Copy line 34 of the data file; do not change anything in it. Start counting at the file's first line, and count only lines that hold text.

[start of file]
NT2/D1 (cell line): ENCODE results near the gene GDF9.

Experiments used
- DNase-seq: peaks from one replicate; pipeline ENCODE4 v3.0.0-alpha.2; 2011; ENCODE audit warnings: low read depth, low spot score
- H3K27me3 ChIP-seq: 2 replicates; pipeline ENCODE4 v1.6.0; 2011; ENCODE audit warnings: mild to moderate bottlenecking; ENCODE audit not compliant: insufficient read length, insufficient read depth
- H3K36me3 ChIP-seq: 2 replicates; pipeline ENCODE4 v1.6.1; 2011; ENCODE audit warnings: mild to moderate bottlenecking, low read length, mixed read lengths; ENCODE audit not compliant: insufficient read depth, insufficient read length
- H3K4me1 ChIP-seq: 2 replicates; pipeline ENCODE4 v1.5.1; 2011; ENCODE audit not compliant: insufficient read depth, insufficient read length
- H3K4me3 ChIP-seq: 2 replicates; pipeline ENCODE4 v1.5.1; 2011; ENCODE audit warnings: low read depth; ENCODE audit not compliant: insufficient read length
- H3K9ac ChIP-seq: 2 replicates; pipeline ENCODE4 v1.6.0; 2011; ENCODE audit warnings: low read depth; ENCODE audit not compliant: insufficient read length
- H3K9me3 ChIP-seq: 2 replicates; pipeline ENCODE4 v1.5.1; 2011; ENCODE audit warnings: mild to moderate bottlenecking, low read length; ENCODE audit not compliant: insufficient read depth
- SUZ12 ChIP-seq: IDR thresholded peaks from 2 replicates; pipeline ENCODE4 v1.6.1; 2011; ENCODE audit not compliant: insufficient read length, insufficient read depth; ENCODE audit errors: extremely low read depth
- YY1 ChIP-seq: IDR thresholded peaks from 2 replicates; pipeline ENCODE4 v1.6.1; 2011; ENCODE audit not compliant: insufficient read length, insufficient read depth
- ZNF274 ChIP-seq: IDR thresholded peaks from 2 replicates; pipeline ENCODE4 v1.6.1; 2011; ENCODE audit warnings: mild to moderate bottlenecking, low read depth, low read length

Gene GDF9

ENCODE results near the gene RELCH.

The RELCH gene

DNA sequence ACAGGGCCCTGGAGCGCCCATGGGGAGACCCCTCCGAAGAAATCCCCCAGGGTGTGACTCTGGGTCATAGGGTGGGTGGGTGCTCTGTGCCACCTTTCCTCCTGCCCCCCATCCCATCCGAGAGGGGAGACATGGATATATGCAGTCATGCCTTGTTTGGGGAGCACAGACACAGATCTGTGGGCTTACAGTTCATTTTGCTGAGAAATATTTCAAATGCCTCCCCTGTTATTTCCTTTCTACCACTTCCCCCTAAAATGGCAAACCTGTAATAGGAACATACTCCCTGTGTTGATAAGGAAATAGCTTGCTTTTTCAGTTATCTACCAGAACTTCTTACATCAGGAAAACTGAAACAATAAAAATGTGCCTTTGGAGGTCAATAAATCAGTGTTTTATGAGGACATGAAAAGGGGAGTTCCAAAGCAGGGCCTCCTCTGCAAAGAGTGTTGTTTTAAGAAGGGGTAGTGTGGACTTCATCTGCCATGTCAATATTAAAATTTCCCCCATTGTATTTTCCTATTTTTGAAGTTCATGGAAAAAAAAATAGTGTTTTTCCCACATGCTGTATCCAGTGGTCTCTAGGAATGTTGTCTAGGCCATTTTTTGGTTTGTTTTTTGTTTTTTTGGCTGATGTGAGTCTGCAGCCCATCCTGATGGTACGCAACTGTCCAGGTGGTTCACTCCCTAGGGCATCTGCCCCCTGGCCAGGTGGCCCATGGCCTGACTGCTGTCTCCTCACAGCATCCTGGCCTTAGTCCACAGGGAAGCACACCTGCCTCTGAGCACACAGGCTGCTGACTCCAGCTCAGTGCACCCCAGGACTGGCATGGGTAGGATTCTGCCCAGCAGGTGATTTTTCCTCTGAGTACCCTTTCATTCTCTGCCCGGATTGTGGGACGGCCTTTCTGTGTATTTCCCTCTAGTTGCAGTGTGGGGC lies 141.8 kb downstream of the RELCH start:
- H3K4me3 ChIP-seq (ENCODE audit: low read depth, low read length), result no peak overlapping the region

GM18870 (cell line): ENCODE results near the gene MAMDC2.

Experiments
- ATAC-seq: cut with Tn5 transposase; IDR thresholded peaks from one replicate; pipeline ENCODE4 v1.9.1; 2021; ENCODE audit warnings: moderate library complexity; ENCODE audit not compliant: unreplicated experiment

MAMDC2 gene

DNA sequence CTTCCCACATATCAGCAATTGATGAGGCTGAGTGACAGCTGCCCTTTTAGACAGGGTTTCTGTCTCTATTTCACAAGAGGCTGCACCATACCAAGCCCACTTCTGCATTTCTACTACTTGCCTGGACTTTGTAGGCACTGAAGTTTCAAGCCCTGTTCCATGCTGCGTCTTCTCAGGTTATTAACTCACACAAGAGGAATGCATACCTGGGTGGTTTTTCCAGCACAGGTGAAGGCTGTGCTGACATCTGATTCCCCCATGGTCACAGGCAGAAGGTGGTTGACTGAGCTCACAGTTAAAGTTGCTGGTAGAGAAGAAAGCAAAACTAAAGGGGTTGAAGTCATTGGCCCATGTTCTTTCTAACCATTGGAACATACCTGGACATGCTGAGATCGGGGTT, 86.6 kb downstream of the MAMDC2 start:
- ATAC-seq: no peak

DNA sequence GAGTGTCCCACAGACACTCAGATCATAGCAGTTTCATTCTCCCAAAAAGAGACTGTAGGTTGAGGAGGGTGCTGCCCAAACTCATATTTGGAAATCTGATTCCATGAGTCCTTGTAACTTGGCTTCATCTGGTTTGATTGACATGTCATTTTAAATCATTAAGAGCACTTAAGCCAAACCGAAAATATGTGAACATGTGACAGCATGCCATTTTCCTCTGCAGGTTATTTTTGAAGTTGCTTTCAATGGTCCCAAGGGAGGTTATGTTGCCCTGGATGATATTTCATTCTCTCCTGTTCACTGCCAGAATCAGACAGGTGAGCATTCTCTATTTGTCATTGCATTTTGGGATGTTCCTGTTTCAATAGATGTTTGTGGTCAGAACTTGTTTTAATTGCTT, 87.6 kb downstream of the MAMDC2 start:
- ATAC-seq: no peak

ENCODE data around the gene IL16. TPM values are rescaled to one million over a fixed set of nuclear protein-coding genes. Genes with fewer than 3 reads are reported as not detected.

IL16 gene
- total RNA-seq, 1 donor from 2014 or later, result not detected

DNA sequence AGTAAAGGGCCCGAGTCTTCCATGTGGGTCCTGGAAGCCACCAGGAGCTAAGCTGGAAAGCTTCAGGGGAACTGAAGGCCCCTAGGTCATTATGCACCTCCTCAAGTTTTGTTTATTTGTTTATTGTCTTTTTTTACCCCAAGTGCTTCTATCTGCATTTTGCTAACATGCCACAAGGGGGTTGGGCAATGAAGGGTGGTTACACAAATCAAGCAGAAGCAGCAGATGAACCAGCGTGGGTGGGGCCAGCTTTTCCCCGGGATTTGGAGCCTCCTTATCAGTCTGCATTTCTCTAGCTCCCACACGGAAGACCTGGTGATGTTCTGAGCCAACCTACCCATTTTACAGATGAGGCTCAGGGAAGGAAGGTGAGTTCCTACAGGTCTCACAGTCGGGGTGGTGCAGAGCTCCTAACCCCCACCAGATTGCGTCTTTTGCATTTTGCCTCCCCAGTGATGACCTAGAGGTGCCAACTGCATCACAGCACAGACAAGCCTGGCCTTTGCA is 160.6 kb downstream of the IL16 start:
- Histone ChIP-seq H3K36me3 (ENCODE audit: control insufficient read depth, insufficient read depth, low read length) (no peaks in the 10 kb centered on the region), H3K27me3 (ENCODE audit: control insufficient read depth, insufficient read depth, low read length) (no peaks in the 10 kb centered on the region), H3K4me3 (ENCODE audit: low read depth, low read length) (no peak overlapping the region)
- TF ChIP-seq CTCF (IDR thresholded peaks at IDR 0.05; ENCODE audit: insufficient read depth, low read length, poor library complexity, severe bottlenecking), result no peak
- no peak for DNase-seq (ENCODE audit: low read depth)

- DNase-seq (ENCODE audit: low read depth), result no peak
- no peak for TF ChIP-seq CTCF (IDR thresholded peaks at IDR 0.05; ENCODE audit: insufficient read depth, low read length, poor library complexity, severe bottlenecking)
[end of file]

- no peak for TF ChIP-seq CTCF (IDR thresholded peaks at IDR 0.05; ENCODE audit: insufficient read depth, low read length, poor library complexity, severe bottlenecking)